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"No Charge to Charge" will launch alongside the EZ-Charge card on July 1, 2014

Nissan is looking to lure in new LEAF customers by expanding its "No Charge to Charge" promotion and offering new EZ-Charge cards. 
According to Nissan News, the new EZ-Charge cards will allow Nissan LEAF owners to access EV charging networks like ChargePoint, Blink Network from Car Charging Group, AeroVironment and NRG eVgo.
The card will provide LEAF drivers with two years of public charging with the purchase or lease of a new LEAF. 
"No Charge to Charge" will launch alongside the EZ-Charge card on July 1, 2014 in 10 key LEAF markets, including San Francisco; Sacramento; San Diego; Seattle; Portland, Oregon; Nashville; Phoenix; Dallas-Ft. Worth; Houston, and Washington, DC. 

Buyers in these markets can take advantage of the "No Charge to Charge" and EZ-Charge cards if they purchase their LEAF on or after April 1, 2014.

"'No Charge to Charge' and EZ-Charge are a winning combination, making public charging free and easy for new LEAF buyers," said Fred Diaz, senior vice president, Nissan Sales & Marketing, Aftersales.

Once it rolls out in the first 10 markets, Nissan will expand the promotion to 15 additional markets in the following year. 

This sounds a lot like Tesla Motors' Supercharger network, which offers charging for its Model S EV at no cost to the driver. The Supercharger network just recently expanded from coast to coast, relieving EV drivers of range anxiety. 


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By atechfan on 4/18/2014 8:42:00 PM , Rating: 2
How make arguing against tax breaks for EVs reclaimer want people to subsidize his choice? Sounds more like he is arguing against subsidizing your choice. If an EV makes financial sense for you, then it still will without the government encouraging that choice.

RE: Its getting tough to justify not buying an EV..
By Reflex on 4/18/2014 8:53:50 PM , Rating: 2
If his choice did not have any subsidies then he would have a point. But his choice actually has a huge number of subsidies, ranging from direct subsidies of automakers and oil companies to subsidies of infrastructure requirements, tax breaks at both the federal and state levels for pipelines and refineries, economic costs for trade deficits created with oil producing nations, security costs for protecting that supply and environmental costs that we all pay to sustain his choice.

He is essentially telling us that the feds should not subsidize other people's transportation choices while ignoring the subsidies inherent in his transportation choice. If he were instead calling for internalization of all costs related to transportation, that every type of vehicle purchase should include all costs in the purchase price, fuel price and maintinence price, that would be an argument I would agree with. But he is not, he just wants to end the subsidies for EV's but apparently continue to recieve the subsidies for his car.

By Reclaimer77 on 4/19/2014 8:21:11 AM , Rating: 2
You're lying. My choice in vehicles are NOT "subsidized" in any way. My State and the Federal Government profit greatly from my choices.

You need a serious education if you somehow ignore the billions of dollars in tax revenue gas generates. Without the fuel taxes, this nation would be bankrupt from the State level on up.

Liberals have somehow convinced themselves that "oil" represents a net-loss in economic activity. Nothing could be further from the truth. It's insanity what you believe.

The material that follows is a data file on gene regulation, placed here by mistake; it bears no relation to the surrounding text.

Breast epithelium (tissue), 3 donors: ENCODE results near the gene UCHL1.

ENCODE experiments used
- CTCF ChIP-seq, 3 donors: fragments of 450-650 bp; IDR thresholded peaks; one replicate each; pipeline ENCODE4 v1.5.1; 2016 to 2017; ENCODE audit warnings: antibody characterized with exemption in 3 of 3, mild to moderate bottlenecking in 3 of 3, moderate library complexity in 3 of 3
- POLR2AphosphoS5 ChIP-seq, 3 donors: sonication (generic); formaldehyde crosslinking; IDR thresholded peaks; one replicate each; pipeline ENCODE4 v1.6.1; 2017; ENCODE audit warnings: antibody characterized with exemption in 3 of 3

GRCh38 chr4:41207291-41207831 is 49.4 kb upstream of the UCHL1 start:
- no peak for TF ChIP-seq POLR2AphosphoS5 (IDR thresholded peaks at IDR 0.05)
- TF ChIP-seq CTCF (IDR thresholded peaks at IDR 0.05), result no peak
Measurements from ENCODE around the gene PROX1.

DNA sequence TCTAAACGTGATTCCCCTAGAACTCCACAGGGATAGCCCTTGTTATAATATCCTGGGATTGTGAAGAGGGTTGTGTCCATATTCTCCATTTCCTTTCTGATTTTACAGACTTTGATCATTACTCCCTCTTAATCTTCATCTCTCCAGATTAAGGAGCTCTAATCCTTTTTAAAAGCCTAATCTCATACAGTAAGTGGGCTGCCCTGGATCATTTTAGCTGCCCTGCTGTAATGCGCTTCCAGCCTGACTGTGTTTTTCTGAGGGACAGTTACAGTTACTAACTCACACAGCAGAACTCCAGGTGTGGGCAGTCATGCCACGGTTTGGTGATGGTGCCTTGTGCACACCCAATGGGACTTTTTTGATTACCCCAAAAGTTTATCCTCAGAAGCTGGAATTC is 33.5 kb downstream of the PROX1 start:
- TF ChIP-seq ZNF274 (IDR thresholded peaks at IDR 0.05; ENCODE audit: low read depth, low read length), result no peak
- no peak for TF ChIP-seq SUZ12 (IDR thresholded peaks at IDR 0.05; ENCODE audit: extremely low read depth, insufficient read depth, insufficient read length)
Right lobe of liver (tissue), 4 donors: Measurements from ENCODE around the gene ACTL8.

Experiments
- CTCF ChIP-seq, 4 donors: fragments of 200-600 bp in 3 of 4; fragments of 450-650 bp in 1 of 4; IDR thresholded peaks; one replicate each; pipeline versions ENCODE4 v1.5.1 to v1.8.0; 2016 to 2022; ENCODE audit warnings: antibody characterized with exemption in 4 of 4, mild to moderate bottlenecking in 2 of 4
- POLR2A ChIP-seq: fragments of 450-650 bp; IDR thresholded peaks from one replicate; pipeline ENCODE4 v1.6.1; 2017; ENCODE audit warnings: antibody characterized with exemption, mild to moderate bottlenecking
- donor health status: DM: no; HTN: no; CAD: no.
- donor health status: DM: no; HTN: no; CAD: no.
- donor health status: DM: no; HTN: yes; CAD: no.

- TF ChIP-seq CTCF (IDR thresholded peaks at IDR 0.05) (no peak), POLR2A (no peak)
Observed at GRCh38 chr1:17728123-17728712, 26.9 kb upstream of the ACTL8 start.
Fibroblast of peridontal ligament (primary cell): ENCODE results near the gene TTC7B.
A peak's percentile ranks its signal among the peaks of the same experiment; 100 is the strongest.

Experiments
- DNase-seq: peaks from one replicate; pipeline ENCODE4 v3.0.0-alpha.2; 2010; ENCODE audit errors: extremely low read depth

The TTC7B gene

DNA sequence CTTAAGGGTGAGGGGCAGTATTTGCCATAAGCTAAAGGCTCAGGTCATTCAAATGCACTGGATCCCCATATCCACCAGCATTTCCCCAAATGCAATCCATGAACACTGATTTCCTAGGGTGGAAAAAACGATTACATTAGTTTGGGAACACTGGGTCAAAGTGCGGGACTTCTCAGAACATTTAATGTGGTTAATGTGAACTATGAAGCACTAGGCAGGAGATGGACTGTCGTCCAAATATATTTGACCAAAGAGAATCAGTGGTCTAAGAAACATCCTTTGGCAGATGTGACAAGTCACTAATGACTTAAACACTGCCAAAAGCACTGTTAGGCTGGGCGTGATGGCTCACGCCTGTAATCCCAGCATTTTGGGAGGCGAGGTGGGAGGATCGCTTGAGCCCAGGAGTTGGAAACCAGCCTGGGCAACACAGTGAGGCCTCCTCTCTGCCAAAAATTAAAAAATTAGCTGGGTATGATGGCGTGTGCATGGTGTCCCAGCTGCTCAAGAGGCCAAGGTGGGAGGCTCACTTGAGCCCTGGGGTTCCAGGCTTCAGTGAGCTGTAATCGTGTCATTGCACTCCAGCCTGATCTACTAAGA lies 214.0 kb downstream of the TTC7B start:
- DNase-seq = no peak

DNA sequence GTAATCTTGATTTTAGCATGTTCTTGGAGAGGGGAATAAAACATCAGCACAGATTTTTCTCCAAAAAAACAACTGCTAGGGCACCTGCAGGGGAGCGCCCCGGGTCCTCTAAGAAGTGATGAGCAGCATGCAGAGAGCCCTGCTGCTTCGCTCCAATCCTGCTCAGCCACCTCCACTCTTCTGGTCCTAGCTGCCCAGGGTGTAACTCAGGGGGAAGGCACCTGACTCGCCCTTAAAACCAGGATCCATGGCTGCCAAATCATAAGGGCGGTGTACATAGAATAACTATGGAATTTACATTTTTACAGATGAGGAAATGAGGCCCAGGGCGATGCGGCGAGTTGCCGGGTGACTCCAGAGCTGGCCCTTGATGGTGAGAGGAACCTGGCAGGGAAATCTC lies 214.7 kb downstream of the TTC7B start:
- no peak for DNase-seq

Trade deficits with oil producing nations? Hey idiot, we're a net oil EXPORTER!

But he is not, he just wants to end the subsidies for EV's but apparently continue to recieve the subsidies for his car.

What subsidy!? What subsidy am I getting because my car burns gasoline? None! And don't give me the Butterfly Effect answer. Name me a DIRECT subsidy the Government is handing me because of the car I drive. In fact I don't even get a tax break, nor do I believe I should.

If I drove a GM or Chrysler, MAYBE you could make this argument, but you can't even do that.

RE: Its getting tough to justify not buying an EV..
By Reflex on 4/20/2014 12:07:52 AM , Rating: 2
So basically you write off all evidence of your subsidies as a 'butterfly effect' in order to avoid taking responsibility for your choices. There is no point in linking you to the dozens and dozens of studies on this topic, you will simply hand wave them away as a 'butterfly effect'. Oil is not a net positive, and it gets even worse once you factor in the environment impact and energy dependence.

You are welcome to your opinion, but it really is not backed by any evidence. And people like me will not feel guilty by availing ourselves of subsidies for EV's and pushing for more until people like you are willing to take some personal responsibility for your choices. I won't hold my breath though.

By Reclaimer77 on 4/20/2014 8:49:15 AM , Rating: 2
Wow, so I'm some horribly evil guy for driving an ICE car? I'm a bad guy!?

See this is what I'm talking about. You Liberals are truly sick in the head.

Take responsibility for my choices? Excuse me! Do you use electricity and water? Do you drive a vehicle? Do you live in a house or dwelling? How dare you judge me when you're a hypocrite!

Unless you're living in the woods and hunting for your own food, you have NO right to accuse my "lifestyle" of being some horrible evil thing I need to take "responsibility" for.

Who do you think made it possible for you to sit on the Internet and spew your nonsense in the comfort of your home or office? Liberal environmentalists or industrious people who worked hard to build the tools that provides us a high standard of living? And until you're willing to accept a lower standard of living, which you're clearly not, you have NO right to point fingers at others and judge their lives. How dare you!

Time for you to face some pragmatic realities of life and come back from LaLa Land. And if you can't do that, as always, go fu*k yourself.

RE: Its getting tough to justify not buying an EV..
By Reflex on 4/20/2014 2:56:38 PM , Rating: 2